Excerpt from Father of the Rain by Lily King, plus links to reviews, author biography & more

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Father of the Rain

A Novel

by Lily King

Father of the Rain by Lily King X
Father of the Rain by Lily King
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  • First Published:
    Jul 2010, 384 pages
    May 2011, 368 pages

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Book Reviewed by:
Beverly Melven

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About this Book

Print Excerpt

My mother, in a pink shift and big sunglasses, waves me over to where she’s sitting on the grass with her friend Bob Wuzzy, who runs Project Genesis. But I hold up the puppy and keep moving toward the house. I’m angry at her. Because of her I can’t have a Newfoundland.
v “Fuzzy Wuzzy was a bear,” my father says as he sets down his load on the kitchen counter. “Fuzzy Wuzzy had no hair.” He looks out the window at the pool. “Fuzzy Wuzzy wasn’t fuzzy, was he?” My father hates all my mother’s friends.

Charlie, Ajax, and Elsie smell the new dog immediately. They circle around us, tails thwapping, and my father shoos them out into the dining room and shuts the door. Then he hurries across the kitchen in a playful goose step to the living room door and shuts that just before the dogs have made the loop around. They scratch and whine, then settle against the other side of the door. I put the puppy down on the linoleum. He scrabbles then bolts to a small place between the refrigerator and the wall. It’s a warm spot. I used to hide there and play Harriet the Spy when I could fit. His fur sticks out like quills and his skin is rippling in fear.

“Poor little fellow.” My father squats beside the fridge, his long legs rising up on either side of him like a frog’s, his knees sharp and bony through his khakis. “It’s okay, little guy. It’s okay.” He turns to me. “What should we call him?”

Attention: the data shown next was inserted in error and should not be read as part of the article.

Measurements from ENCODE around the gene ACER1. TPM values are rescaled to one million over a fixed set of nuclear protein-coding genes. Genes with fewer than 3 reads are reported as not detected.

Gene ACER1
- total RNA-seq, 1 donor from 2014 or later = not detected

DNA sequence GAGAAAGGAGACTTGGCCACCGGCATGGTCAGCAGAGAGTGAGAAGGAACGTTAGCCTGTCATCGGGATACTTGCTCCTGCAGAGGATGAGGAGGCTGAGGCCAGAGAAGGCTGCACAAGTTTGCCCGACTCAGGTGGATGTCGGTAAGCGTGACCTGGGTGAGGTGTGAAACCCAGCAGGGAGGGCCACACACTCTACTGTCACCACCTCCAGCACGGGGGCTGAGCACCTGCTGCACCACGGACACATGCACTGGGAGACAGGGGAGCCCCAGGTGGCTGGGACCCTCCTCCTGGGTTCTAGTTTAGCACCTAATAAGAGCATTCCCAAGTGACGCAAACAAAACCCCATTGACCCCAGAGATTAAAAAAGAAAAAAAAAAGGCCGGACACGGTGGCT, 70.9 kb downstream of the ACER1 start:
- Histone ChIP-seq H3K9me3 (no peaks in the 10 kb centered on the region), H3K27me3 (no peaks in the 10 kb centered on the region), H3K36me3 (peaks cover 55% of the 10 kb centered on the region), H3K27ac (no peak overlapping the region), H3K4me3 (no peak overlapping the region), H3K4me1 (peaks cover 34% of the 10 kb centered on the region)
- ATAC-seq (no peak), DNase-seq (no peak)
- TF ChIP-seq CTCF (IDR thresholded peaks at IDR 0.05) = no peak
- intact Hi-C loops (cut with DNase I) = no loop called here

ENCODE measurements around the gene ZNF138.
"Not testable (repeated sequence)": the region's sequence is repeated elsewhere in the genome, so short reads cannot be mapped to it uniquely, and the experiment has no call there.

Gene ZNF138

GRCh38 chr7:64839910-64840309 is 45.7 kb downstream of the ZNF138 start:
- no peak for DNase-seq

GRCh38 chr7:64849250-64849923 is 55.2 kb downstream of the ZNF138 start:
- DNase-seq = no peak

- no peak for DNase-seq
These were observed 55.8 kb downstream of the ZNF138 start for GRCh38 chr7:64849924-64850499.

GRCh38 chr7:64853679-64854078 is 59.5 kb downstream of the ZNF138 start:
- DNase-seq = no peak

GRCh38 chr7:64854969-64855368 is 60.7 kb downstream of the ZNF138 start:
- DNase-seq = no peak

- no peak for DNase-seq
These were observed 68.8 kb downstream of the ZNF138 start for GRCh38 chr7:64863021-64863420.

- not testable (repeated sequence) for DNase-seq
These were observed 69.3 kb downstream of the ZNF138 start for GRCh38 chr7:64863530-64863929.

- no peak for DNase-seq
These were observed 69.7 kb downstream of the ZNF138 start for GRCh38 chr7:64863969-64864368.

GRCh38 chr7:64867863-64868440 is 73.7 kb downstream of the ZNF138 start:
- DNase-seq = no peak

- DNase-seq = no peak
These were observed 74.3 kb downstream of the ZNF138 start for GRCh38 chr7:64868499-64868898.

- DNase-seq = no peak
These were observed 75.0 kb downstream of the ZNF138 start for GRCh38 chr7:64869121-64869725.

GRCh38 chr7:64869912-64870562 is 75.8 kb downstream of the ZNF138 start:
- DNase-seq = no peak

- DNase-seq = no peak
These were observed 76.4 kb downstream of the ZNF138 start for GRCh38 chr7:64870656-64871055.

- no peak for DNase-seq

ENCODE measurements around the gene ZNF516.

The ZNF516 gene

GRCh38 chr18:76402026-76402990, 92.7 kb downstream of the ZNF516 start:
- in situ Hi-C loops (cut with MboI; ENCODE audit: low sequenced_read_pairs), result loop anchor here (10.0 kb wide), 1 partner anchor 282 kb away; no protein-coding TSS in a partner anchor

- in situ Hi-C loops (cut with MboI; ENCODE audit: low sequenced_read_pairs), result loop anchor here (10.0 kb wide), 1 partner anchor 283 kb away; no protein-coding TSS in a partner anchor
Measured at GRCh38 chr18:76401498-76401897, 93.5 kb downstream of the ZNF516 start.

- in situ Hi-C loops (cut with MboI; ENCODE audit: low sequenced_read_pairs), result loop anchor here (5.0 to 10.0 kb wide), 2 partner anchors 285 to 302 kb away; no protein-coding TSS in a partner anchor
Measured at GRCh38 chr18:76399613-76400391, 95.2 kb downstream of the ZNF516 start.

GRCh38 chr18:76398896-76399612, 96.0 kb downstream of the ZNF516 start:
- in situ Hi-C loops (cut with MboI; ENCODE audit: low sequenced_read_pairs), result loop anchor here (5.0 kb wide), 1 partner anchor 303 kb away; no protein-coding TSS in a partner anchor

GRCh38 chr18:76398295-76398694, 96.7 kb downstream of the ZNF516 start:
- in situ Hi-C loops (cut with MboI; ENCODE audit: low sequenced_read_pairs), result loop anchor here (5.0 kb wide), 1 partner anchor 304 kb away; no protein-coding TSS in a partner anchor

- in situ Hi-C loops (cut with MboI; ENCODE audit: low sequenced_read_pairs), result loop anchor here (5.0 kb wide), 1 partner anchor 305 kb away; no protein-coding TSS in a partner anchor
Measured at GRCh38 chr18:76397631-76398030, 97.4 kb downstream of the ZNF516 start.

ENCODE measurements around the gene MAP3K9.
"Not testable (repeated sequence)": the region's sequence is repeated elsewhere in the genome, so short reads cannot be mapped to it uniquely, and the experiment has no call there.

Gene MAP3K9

The shaking dog in the corner makes what I agreed to with my mother real in a way nothing else has. Gone, I think. Call him Gone.

Three days ago my mother told me she was going to go live with my grandparents in New Hampshire for the summer. We were standing in our nightgowns in her bathroom. My father had just left for work. Her face was shiny from Moondrops, the lotion she put on every morning and night. “I’d like you to come with me,” she said. “But what about sailing classes and art camp?” I was signed up for all sorts of things that began next week.

“You can take sailing lessons there. They live on a lake.”

“But not with Mallory and Patrick.”

She pressed her lips together, and her eyes, which were brown and round and nothing like my father’s yellow-green slits, brimmed with tears, and I said yes, I’d go with her.

My father reaches in and pulls the puppy out. “We’ll wait and see what you’s like before we gives you a name. How’s that?” The puppy burrows between his neck and shoulder, licking and sniffing, and my father laughs his high-pitched being-tickled laugh and I wish he knew everything that was going to happen.

I set up the bed by the door and the two bowls beside it. I fill one bowl with water and leave the other empty because my father feeds all the dogs at the same time, five o’clock, just before his first drink.

I go upstairs and get on a bathing suit. From my brother’s window I see my mother and Bob Wuzzy, in chairs now, sipping iced tea with fat lemon rounds and stalks of mint shoved in the glasses, and the kids splashing, pushing, dunking—the kind of play my mother doesn’t normally allow in the pool. Some are doing crazy jumps off the diving board, not cannonballs or jackknives but wild spazzy poses and then freezing midair just before they fall, like in the cartoons when someone runs off a cliff and keeps moving until he looks down. The older kids do this over and over, tell these jokes with their bodies to the others down below, who are laughing so hard it looks like they’re drowning. When they get out of the pool and run back to the diving board, the water shimmers on their skin, which looks so smooth, like it’s been polished with lemon Pledge. None of them are close to being “black.” They are all different shades of brown. I wonder if they hate being called the wrong color. I noticed this last year, too. “They like being called black,” my father told me in a Fat Albert accent. “Don’t you start callin’ ’em brown. Brown’s down. Black’s where it’s at.”

Father of the Rain © 2010 by Lily King, reprinted with the permission of the publisher, Grove Atlantic, Inc.

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